Shed this mind-conditioning

Amitabh Bachchan (in an advertisement) orders hot tea and hot snacks when his visiting friends tell him that it is hot outside and they need something to cool down. Why? Because his air conditioner (AC) will freeze the room and people will want to drink hot stuff to stay warm. This is the problem of ‘wow’ temperature that we undoubtedly suffer from. It’s not about comfort. It’s about status or something else.

This, when it is well-known that it is our cooling (and heating) machine that is the key energy guzzler of our times. So, managing our cooling and heating needs would go a long way in reducing electricity demand and consequently carbon dioxide emissions, which contribute to climate change. But we are still not getting it right.

What is a comfortable temperature that buildings should be designed to achieve? The Bureau of Indian Standards makes the National Building Code (NBC), which regulates building design in the country. It also defines comfort temperatures. Its 2005 version had set 25-30°C for non-air conditioned buildings and 21-23°C for air-conditioned buildings for winter and 23-26°C for summer, which was widely seen to be too low.

So, based on this critique, the code was revised, but it has made things worse rather than better. The new NBC of 2016 is so convoluted that instead of a number you have a formula. The formula defines what the internal temperature range, based on the outside mean temperature, should be in the building. It has also increased its typologies of buildings — naturally ventilated; mixed mode (where cooling or heating happens in certain areas or times); and air conditioned-only buildings. Then it has two categories of air conditioned buildings. It is meant to confuse and confound and not to use.

I asked a colleague to calculate what the inside temperature defined by this code would be when the average temperature outside was 40°C? It turns out that in non-AC conditions, comfort temperatures are up to 34.4°C, while in AC conditions they are as low as 25°C. The logic is rather strange — and definitely discriminatory. This so-called adaptive comfort model, which was derived from the Ahmedabad-based CEPT University study, states that air conditioning is a factor of what human beings are used to in their lives.

The NBC says: “People living year-round in air-conditioned spaces are likely to develop high expectations for homogeneity and cool temperatures, and may become quite critical if thermal conditions deviate from the center of the comfort zone they have come to expect. In contrast, people who live or work in naturally ventilated buildings are able to control their immediate interior spaces, get accustomed to variable indoor thermal conditions that reflect local patterns of daily and seasonal climate changes.”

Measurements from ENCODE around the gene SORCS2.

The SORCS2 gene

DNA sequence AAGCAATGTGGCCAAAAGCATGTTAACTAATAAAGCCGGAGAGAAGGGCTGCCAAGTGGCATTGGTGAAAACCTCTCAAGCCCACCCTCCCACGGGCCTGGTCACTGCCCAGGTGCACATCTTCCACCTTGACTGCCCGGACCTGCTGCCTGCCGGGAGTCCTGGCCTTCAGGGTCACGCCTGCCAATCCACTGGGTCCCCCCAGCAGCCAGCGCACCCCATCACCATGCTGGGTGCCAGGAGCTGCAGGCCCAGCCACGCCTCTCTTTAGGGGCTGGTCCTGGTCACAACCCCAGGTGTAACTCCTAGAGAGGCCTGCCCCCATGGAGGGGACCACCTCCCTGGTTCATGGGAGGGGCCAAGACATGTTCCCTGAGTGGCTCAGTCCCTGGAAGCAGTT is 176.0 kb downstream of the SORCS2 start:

In other words, the rich, who are used to air conditioning, would be comfortable only with lower temperatures as against the poor, who should be comfortable with higher temperatures because their bodies are adapted to this. This is the Indian form of socialism — it does not set the comfort conditions that all must aspire to and ensure that all (includes and especially) the rich are required to ‘adapt’ to higher temperatures because of energy constraints. No, instead our government decides to ensure that the rich must use more energy because that is in their comfort zone. It is no wonder that Amitabh Bachchan stereotypes this image of what it means to be rich and deserving. Class system has a new definition in the Indian code of buildings. 

In contrast, Japan has mandated that all office buildings and commercial establishments cannot set their air conditioning below 28°C — this does not distinguish between the rich and the poor. This means that when temperatures are high outside and people are not in their “expected comfort zone”, they need to dress appropriately to get more comfortable. It does not mean that you allow the rich to guzzle more energy because that is what they are used to.

But let’s leave aside the question of this appalling system of setting temperature for comfort for the moment. What does comfort really mean? There are four variables in thermal comfort — temperature, humidity, heat radiation, and air movement. Then of course, there are two critical human variables — clothing and an individual’s metabolism rate. In other words, you greatly increase comfort by designing spaces so that they reduce exposure to direct sunlight — radiant heat — and increasing ventilation. This means adopting the best practices of traditional (and poor peoples) buildings that were built on principles of passive architecture. 

This requires you to protect your building through shading devices — the common Indian or canopy or balcony. It also means planting more trees on this summer side and better insulation.

It also means that we humans need ventilation to be comfortable. So, much more important than just setting the low temperature control is our lowly fan — also seen as the symbol of the poor’s comfort. Ironically, it is your fan that will make your comfort go up and not just your most expensive and most efficient and brand new air conditioner. Let’s get really cool. Not just the mind-conditioned way.

The writer is at the Centre for Science and Environment

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